Creation of Being

In the beginning God created the heaven and the earth. And the earth was without form, and void; and darkness was upon the face of the deep. And the Spirit of God moved upon the face of the waters. And God said, Let there be light: and there was light. And God saw the light, that it was good: and God divided the light from the darkness. And God called the light Day, and the darkness he called Night. And the evening and the morning were the first day. Genesis 1:1-5

God the Father, who has the Power of Being, heals and affirms us. By fiat He spoke the worlds into existence; by fiat He can and does create in us a new and solid sense of being. Through healing prayer, this process (God’s fiat) is greatly quickened. Healing prayer, rightly understood and ministered, is the most creative work in the world, for through it a way is made for God’s command to be uttered, and by it the soul is made ready to hear and receive it.[1]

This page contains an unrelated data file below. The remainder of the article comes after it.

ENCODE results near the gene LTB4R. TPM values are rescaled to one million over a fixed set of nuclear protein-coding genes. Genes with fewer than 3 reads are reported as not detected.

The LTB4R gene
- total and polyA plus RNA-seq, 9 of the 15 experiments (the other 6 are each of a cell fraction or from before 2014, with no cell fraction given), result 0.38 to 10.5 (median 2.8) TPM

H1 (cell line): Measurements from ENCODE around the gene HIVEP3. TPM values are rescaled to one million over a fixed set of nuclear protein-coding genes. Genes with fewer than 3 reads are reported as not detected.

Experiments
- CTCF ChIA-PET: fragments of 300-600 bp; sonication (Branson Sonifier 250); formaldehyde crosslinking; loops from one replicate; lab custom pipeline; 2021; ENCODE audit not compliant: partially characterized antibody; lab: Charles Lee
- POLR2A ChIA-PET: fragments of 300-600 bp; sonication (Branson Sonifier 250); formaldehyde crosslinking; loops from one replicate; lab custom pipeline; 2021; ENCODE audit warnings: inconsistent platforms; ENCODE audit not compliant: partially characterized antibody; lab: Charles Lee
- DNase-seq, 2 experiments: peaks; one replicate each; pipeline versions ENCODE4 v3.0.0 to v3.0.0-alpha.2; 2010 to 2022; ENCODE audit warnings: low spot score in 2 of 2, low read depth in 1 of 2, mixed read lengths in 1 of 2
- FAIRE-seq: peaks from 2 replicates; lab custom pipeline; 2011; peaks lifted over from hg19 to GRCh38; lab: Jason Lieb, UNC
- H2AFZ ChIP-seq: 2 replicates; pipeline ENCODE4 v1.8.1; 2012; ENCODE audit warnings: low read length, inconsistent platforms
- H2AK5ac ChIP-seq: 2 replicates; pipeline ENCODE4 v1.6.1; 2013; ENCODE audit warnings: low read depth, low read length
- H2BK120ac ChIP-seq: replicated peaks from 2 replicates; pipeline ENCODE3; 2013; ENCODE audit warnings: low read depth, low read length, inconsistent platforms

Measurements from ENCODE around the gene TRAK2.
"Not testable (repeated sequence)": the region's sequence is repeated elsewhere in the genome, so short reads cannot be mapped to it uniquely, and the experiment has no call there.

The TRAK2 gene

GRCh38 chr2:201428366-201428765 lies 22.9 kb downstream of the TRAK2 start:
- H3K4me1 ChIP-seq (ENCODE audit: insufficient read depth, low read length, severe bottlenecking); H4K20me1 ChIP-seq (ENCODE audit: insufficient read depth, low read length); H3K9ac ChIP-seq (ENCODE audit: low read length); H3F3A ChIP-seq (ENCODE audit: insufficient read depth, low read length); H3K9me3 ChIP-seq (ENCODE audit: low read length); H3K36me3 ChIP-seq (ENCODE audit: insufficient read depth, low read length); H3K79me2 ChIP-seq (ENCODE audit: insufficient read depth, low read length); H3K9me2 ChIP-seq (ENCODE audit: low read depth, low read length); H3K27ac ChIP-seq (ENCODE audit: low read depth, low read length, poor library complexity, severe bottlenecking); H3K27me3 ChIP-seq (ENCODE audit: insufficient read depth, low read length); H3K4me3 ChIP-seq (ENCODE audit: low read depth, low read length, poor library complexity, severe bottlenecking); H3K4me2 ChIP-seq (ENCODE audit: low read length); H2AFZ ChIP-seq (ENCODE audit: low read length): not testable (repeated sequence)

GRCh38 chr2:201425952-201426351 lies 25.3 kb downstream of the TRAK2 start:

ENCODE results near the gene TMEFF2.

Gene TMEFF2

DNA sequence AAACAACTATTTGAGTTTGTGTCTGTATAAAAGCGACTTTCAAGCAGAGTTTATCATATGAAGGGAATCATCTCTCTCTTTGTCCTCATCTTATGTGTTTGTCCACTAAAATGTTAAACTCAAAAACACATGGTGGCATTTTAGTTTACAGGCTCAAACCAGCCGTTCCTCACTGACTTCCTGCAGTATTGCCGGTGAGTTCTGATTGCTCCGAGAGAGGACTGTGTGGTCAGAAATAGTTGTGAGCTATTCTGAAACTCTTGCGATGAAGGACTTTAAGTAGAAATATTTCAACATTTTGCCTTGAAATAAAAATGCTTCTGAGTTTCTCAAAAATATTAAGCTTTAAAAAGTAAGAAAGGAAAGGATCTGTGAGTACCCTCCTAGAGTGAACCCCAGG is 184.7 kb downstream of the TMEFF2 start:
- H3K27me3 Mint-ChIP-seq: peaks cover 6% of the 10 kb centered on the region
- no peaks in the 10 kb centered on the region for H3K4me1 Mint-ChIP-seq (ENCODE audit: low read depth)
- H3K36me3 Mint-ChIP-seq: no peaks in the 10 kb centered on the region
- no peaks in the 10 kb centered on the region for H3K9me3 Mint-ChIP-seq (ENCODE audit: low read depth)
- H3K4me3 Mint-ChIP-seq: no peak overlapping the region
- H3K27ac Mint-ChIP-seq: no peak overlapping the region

The God who said, “Let there be light” by divine command speaks to us, “Let there be being!” and creates in us a solid sense of being. As He created the earth out of nothing He creates being in us through healing prayer. He blesses and affirms our masculinity and femininity, and where there has been an empty void in our hearts caused by wounds and deprivations, He fills it with a sense of solidity. We cannot fail to have hope for our redemption in His image when we contemplate the immensity of God’s being. 

PRAYER

Holy God, we know that you alone have the power of being. You can create in us a new sense of being. Help us to remember your immensity of being and not our own failings and inadequacies. We open our hearts to You now and welcome the creation of our beings. Thank you for making us solid and secure, knit together by Your power of being.  

 [1] Leanne Payne, Healing Presence (Grand Rapids, Baker Books, 1994), p. 54.

Painting: Jan Bruegel the Younger, 1601-1678, God creating the Sun, the Moon and the Stars [Public domain], via Wikimedia Commons

Meditation prepared by Mary Carrington, drawing on the writings and ministry of Leanne Payne.